There is no larger local bully pulpit than the one controlled by the village board: Village Board meetings. These events are televised for home viewing, recorded visually, manually transcribed by one and sometimes two legal secretaries, witnessed by citizens in person, reported on by two separate newspapers and commented on by two separate editorial staffs.

During these meetings, trustees seem reluctant to comment/discuss/reason/explore/investigate/pontificate/take a stand or speak out on anything of substance. They take their seats and for the next three hours generally give a monosyllabic “yes” to anything put before them. With one exception. There was the stirring, controversial and as-yet-unresolved issue of the president spending too much time at village hall.

This would be fine if our board was like most other boards, dealing with streets and sanitation, police and fire and personnel issues, while letting our zoning laws do the work for them. You know, the boring week-in, week-out stuff that boards deal with. But they’re not.

Our board is building 22-story apartment towers by giving actual cash, land and variance subsidies to already wealthy developers while shorting our local schools millions of dollars from TIF districts. Our board is saying it’s OK to have another 270 families with kids at Holmes school so an apartment tower can get built. Our board is amassing, prior to any board discussion, large parcels of properties and signing development agreements that have us on the hook for half-million-dollar payments if the deals don’t get done. Our board pays for master plans, and then when it doesn’t suit their agenda twists and turns or their needs, ignoring the fact that the plan specifically calls for no tall buildings. And that was one of the few aspects that was included because of citizen input.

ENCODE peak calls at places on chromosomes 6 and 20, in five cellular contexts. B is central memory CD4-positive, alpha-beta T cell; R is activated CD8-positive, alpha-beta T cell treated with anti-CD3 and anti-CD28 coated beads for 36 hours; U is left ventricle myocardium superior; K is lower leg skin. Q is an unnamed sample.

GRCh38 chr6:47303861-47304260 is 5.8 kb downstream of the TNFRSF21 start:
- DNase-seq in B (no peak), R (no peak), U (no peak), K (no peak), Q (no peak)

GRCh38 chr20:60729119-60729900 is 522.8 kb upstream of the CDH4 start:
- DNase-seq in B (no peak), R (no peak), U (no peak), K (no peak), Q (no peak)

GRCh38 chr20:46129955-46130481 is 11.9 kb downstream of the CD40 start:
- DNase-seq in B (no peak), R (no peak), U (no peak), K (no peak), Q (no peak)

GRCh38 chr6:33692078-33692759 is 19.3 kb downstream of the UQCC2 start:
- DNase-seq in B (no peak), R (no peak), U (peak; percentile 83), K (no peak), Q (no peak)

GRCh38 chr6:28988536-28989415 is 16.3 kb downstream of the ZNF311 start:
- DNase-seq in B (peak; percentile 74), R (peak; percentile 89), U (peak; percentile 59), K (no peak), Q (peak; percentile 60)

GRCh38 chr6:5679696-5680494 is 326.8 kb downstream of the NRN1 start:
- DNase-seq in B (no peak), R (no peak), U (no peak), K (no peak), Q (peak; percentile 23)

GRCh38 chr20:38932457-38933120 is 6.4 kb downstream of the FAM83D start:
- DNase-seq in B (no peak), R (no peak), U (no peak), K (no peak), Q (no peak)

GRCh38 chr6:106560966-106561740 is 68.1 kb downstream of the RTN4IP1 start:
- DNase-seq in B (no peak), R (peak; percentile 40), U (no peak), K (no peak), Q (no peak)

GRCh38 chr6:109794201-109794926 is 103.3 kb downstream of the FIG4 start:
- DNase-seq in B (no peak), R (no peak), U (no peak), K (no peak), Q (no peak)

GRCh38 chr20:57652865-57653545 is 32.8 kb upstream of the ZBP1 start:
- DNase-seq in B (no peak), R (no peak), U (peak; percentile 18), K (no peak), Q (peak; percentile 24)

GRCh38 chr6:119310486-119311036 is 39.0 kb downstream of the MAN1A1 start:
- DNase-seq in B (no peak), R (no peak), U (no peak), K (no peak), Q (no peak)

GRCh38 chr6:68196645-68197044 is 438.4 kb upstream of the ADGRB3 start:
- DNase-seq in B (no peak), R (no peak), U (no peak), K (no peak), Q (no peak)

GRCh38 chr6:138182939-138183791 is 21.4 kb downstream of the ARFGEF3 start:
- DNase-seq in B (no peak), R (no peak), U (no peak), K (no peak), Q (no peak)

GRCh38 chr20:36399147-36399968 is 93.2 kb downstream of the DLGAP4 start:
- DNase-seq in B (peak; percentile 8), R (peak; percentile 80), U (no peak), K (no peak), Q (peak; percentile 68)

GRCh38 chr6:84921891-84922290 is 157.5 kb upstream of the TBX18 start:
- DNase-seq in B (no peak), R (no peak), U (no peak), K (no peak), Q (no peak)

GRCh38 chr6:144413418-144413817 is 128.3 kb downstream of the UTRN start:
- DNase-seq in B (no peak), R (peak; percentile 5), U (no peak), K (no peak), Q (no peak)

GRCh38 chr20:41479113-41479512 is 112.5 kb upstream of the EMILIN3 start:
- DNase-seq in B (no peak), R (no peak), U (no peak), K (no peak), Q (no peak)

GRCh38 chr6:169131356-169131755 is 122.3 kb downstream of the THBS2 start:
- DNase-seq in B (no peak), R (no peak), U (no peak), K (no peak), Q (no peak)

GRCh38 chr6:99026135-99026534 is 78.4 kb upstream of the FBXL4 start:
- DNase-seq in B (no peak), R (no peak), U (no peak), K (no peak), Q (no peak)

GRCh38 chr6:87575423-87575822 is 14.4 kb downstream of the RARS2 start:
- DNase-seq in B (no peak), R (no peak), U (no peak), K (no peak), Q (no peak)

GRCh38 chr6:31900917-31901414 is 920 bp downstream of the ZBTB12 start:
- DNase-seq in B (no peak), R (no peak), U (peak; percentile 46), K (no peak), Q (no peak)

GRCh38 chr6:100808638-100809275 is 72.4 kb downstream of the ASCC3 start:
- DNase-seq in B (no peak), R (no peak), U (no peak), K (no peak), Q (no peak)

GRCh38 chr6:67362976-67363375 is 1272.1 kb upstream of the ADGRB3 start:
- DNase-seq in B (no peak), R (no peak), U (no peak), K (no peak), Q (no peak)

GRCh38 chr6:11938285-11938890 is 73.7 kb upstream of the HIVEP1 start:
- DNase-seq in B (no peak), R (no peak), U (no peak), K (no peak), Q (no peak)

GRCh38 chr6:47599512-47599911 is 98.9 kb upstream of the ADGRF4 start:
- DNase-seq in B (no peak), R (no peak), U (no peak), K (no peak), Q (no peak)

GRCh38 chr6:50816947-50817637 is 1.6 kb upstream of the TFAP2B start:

So with all the options trustees have for open, honest public discussion and comment at board meetings, it is all the more surprising to find them camped out on local websites. They do not have the will to talk at the board table during the public discussions but appear to have endless time to camp out at citizen spawn sites on the web. It has that creepy feeling of the leering neighbor peering in your windows “just to see what those young kids are up to.”

It also has that feeling of the town bully, doing everything possible to get his way.

Paul Hamer has served on the Parking and Traffic Commission, the Cul-de-Sac Committee, the Oak Park Regional Housing Center, the United Way and the Oak Park-River Forest Historical Society.

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